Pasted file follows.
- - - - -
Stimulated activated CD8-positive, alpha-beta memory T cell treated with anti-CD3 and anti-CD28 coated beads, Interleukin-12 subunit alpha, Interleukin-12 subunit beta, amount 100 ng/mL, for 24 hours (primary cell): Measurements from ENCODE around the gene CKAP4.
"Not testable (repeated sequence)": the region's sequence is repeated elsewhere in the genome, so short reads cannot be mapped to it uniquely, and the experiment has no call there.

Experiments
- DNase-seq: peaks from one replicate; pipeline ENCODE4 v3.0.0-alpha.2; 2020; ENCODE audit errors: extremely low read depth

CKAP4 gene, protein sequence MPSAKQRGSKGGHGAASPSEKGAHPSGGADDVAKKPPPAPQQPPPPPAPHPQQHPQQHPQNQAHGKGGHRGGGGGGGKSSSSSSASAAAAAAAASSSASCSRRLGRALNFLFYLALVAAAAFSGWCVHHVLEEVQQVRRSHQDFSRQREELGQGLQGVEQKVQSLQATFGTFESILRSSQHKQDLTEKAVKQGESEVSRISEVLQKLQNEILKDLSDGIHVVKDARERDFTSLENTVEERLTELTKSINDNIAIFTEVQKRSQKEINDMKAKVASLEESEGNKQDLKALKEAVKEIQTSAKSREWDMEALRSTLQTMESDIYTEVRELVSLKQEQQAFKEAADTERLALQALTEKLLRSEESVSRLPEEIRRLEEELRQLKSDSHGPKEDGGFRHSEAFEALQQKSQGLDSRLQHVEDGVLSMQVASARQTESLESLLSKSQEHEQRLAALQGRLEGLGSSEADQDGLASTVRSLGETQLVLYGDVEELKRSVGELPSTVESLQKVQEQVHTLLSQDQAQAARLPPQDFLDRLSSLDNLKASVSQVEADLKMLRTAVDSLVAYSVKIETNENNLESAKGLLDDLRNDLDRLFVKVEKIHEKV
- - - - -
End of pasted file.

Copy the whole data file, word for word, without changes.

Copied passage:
Stimulated activated CD8-positive, alpha-beta memory T cell treated with anti-CD3 and anti-CD28 coated beads, Interleukin-12 subunit alpha, Interleukin-12 subunit beta, amount 100 ng/mL, for 24 hours (primary cell): Measurements from ENCODE around the gene CKAP4.
"Not testable (repeated sequence)": the region's sequence is repeated elsewhere in the genome, so short reads cannot be mapped to it uniquely, and the experiment has no call there.

Experiments
- DNase-seq: peaks from one replicate; pipeline ENCODE4 v3.0.0-alpha.2; 2020; ENCODE audit errors: extremely low read depth

CKAP4 gene, protein sequence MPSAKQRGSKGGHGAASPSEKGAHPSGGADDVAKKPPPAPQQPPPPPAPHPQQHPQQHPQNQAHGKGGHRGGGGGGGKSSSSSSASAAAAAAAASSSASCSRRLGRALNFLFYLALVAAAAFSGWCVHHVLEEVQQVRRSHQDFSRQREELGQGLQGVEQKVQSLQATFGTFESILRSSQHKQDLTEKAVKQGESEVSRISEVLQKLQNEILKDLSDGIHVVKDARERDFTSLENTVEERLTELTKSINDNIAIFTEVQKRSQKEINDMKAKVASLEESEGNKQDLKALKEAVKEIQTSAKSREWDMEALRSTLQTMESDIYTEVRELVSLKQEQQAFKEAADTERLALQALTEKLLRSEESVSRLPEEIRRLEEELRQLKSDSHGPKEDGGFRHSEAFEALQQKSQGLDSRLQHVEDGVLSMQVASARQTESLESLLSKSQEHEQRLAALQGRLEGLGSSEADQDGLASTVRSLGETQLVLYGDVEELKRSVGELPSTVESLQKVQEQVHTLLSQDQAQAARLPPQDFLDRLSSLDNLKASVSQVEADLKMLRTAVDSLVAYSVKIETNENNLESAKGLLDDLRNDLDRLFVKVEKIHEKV